Can you afford a new pet?

Q. I’m interested in adopting a puppy from our local shelter. However, my friends are giving me conflicting advice. Some say shelter pets are popular because they’re cheaper than purebreds – whatever that means. Another friend said that pets can be costly and that her puppy has already racked up thousands of dollars in vet bills. What’s your advice? – Tabitha in Little Rock

A. I’d say, continue going with your gut on this decision. You’re wisely weighing the advice your friends have given; now add a bit of research to the process to help.

The financial aspect of pet ownership is well worth considering. Your friend encountered unplanned medical bills. While certainly no one wants their pet to get sick, it’s important to acknowledge that it can happen. Pets also have plenty of regular medical expenses as well, including annual checkups, vaccinations and tags.

A recent column at by Kristen Sullivan discusses some of the costs pet owners should plan for before adopting a pet. How much will the initial adoption cost? (Most shelters charge a fee at adoption which generally includes payment for spaying/neutering, among other things.) How much will you pay for food, equipment, training and toys? Figuring these expenses into the household budget is important.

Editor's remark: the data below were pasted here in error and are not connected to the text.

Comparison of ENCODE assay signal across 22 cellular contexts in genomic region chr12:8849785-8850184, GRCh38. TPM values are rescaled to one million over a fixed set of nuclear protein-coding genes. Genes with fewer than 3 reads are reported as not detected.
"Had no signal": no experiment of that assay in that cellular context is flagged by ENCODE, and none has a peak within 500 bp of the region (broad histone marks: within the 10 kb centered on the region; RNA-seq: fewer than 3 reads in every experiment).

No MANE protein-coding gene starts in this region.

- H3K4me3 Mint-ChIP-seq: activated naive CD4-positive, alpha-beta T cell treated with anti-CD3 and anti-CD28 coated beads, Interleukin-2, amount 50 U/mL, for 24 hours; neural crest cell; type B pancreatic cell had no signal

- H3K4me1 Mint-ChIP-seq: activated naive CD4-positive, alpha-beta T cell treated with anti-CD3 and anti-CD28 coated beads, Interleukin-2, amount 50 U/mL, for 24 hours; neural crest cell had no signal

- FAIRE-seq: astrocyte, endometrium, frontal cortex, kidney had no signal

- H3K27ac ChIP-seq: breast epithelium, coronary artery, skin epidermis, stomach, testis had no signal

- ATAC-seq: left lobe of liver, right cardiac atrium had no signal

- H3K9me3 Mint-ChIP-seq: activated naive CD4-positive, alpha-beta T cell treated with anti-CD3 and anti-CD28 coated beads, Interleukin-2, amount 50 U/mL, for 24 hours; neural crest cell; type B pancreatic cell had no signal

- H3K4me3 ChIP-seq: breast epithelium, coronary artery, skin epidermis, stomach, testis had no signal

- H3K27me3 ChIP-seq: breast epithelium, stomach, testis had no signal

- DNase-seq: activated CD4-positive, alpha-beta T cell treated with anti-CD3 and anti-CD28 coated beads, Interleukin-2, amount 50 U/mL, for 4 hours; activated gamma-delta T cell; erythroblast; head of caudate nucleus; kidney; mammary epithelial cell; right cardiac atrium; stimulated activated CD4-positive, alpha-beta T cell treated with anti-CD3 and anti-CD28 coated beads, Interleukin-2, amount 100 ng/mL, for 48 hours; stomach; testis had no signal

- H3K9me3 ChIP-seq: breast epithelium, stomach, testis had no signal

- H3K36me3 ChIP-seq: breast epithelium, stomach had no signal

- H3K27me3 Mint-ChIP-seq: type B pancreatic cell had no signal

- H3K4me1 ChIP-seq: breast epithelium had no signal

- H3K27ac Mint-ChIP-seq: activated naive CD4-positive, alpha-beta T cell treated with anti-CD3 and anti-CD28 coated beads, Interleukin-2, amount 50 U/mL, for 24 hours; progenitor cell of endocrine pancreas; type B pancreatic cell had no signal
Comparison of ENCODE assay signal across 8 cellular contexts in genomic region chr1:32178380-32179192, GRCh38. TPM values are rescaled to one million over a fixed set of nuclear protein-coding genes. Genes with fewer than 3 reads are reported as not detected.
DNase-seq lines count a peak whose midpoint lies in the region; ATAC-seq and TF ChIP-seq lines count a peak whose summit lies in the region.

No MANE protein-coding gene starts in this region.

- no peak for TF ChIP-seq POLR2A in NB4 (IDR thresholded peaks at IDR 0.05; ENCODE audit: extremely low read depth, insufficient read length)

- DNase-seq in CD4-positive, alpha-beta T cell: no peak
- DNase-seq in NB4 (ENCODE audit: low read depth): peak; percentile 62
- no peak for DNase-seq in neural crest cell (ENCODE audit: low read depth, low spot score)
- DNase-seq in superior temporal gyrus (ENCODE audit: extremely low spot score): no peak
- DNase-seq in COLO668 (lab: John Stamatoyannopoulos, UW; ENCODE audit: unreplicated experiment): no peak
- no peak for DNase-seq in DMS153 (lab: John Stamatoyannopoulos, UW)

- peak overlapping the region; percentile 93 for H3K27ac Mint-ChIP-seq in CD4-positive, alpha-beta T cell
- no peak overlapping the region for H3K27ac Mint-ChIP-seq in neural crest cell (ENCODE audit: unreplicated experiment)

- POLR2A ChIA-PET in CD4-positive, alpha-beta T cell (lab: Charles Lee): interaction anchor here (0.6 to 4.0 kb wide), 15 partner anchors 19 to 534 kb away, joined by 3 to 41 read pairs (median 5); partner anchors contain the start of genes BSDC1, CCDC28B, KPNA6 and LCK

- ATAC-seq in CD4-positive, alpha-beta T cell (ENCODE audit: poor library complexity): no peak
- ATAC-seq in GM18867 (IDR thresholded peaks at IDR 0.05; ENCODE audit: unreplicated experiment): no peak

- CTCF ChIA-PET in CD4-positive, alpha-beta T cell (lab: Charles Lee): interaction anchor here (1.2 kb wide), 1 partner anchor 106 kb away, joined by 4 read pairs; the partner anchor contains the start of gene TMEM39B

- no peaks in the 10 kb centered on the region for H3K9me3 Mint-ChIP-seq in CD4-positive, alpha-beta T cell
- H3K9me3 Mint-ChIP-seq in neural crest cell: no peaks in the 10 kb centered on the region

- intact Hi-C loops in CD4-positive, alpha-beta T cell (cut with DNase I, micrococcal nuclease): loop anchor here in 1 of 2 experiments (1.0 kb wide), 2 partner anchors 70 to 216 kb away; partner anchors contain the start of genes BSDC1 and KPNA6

A “reality check” that goes beyond the dollars-and-cents reckoning is also important – can you meet all of a pet’s needs? The ASPCA has a list of 10 questions to ask yourself before adopting.

If, after taking the above steps and doing your homework as well as possible, you decide not to adopt a pet, don’t beat yourself up. You’re concerned about providing a great home for a dog – and you have to be financially and emotionally prepared to do so. I wish you the best, no matter what your decision.

Originally published November 2, 2009.

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